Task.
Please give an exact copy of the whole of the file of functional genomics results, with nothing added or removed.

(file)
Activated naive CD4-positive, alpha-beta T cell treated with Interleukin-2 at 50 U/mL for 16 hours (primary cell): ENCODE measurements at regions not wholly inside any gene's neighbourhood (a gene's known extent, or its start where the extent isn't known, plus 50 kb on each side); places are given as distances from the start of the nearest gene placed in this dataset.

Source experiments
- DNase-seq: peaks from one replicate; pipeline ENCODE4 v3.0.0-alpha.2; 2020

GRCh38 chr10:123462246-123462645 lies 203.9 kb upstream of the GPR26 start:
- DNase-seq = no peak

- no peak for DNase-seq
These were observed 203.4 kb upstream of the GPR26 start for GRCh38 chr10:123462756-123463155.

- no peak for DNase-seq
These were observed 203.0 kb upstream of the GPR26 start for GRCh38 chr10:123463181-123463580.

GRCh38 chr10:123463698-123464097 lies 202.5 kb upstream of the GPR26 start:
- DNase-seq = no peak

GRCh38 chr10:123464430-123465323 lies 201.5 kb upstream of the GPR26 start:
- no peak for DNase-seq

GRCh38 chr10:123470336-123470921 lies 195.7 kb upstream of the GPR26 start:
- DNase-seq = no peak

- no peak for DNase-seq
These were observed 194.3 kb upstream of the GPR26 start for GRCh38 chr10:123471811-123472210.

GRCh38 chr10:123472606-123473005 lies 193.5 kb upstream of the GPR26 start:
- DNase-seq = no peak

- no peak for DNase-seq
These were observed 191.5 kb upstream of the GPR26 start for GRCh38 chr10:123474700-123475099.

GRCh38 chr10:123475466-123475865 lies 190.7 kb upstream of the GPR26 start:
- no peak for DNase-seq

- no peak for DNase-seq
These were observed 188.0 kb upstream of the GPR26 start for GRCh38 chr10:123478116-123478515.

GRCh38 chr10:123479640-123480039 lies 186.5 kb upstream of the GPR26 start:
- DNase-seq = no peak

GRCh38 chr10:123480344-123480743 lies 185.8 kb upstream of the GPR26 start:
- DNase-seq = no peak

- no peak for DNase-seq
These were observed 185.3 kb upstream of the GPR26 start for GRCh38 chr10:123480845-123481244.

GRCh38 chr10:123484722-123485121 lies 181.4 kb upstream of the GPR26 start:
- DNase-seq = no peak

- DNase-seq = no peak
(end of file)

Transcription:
Activated naive CD4-positive, alpha-beta T cell treated with Interleukin-2 at 50 U/mL for 16 hours (primary cell): ENCODE measurements at regions not wholly inside any gene's neighbourhood (a gene's known extent, or its start where the extent isn't known, plus 50 kb on each side); places are given as distances from the start of the nearest gene placed in this dataset.

Source experiments
- DNase-seq: peaks from one replicate; pipeline ENCODE4 v3.0.0-alpha.2; 2020

GRCh38 chr10:123462246-123462645 lies 203.9 kb upstream of the GPR26 start:
- DNase-seq = no peak

- no peak for DNase-seq
These were observed 203.4 kb upstream of the GPR26 start for GRCh38 chr10:123462756-123463155.

- no peak for DNase-seq
These were observed 203.0 kb upstream of the GPR26 start for GRCh38 chr10:123463181-123463580.

GRCh38 chr10:123463698-123464097 lies 202.5 kb upstream of the GPR26 start:
- DNase-seq = no peak

GRCh38 chr10:123464430-123465323 lies 201.5 kb upstream of the GPR26 start:
- no peak for DNase-seq

GRCh38 chr10:123470336-123470921 lies 195.7 kb upstream of the GPR26 start:
- DNase-seq = no peak

- no peak for DNase-seq
These were observed 194.3 kb upstream of the GPR26 start for GRCh38 chr10:123471811-123472210.

GRCh38 chr10:123472606-123473005 lies 193.5 kb upstream of the GPR26 start:
- DNase-seq = no peak

- no peak for DNase-seq
These were observed 191.5 kb upstream of the GPR26 start for GRCh38 chr10:123474700-123475099.

GRCh38 chr10:123475466-123475865 lies 190.7 kb upstream of the GPR26 start:
- no peak for DNase-seq

- no peak for DNase-seq
These were observed 188.0 kb upstream of the GPR26 start for GRCh38 chr10:123478116-123478515.

GRCh38 chr10:123479640-123480039 lies 186.5 kb upstream of the GPR26 start:
- DNase-seq = no peak

GRCh38 chr10:123480344-123480743 lies 185.8 kb upstream of the GPR26 start:
- DNase-seq = no peak

- no peak for DNase-seq
These were observed 185.3 kb upstream of the GPR26 start for GRCh38 chr10:123480845-123481244.

GRCh38 chr10:123484722-123485121 lies 181.4 kb upstream of the GPR26 start:
- DNase-seq = no peak

- DNase-seq = no peak